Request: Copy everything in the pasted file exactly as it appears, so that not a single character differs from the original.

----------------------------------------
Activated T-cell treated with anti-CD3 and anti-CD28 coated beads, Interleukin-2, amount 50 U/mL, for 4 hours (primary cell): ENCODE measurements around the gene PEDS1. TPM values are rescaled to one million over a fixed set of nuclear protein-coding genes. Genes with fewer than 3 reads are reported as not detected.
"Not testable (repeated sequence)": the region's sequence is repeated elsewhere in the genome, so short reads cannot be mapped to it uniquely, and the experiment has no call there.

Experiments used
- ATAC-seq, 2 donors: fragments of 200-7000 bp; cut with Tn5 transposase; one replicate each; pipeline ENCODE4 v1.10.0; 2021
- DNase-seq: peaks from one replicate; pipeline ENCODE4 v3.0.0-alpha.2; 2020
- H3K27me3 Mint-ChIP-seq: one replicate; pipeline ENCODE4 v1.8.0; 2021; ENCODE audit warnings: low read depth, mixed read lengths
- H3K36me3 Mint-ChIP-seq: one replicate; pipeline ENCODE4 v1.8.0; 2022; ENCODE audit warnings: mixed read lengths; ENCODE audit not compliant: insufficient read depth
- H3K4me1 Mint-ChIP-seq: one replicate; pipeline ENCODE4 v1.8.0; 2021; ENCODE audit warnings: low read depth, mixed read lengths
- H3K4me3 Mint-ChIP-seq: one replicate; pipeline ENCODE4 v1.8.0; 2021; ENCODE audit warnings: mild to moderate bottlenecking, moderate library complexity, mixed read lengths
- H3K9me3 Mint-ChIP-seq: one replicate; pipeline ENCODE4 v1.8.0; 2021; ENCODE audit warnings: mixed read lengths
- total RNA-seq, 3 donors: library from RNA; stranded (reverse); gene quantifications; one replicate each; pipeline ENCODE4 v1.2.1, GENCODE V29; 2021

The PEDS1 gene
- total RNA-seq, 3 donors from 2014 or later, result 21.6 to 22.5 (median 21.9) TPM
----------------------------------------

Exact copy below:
Activated T-cell treated with anti-CD3 and anti-CD28 coated beads, Interleukin-2, amount 50 U/mL, for 4 hours (primary cell): ENCODE measurements around the gene PEDS1. TPM values are rescaled to one million over a fixed set of nuclear protein-coding genes. Genes with fewer than 3 reads are reported as not detected.
"Not testable (repeated sequence)": the region's sequence is repeated elsewhere in the genome, so short reads cannot be mapped to it uniquely, and the experiment has no call there.

Experiments used
- ATAC-seq, 2 donors: fragments of 200-7000 bp; cut with Tn5 transposase; one replicate each; pipeline ENCODE4 v1.10.0; 2021
- DNase-seq: peaks from one replicate; pipeline ENCODE4 v3.0.0-alpha.2; 2020
- H3K27me3 Mint-ChIP-seq: one replicate; pipeline ENCODE4 v1.8.0; 2021; ENCODE audit warnings: low read depth, mixed read lengths
- H3K36me3 Mint-ChIP-seq: one replicate; pipeline ENCODE4 v1.8.0; 2022; ENCODE audit warnings: mixed read lengths; ENCODE audit not compliant: insufficient read depth
- H3K4me1 Mint-ChIP-seq: one replicate; pipeline ENCODE4 v1.8.0; 2021; ENCODE audit warnings: low read depth, mixed read lengths
- H3K4me3 Mint-ChIP-seq: one replicate; pipeline ENCODE4 v1.8.0; 2021; ENCODE audit warnings: mild to moderate bottlenecking, moderate library complexity, mixed read lengths
- H3K9me3 Mint-ChIP-seq: one replicate; pipeline ENCODE4 v1.8.0; 2021; ENCODE audit warnings: mixed read lengths
- total RNA-seq, 3 donors: library from RNA; stranded (reverse); gene quantifications; one replicate each; pipeline ENCODE4 v1.2.1, GENCODE V29; 2021

The PEDS1 gene
- total RNA-seq, 3 donors from 2014 or later, result 21.6 to 22.5 (median 21.9) TPM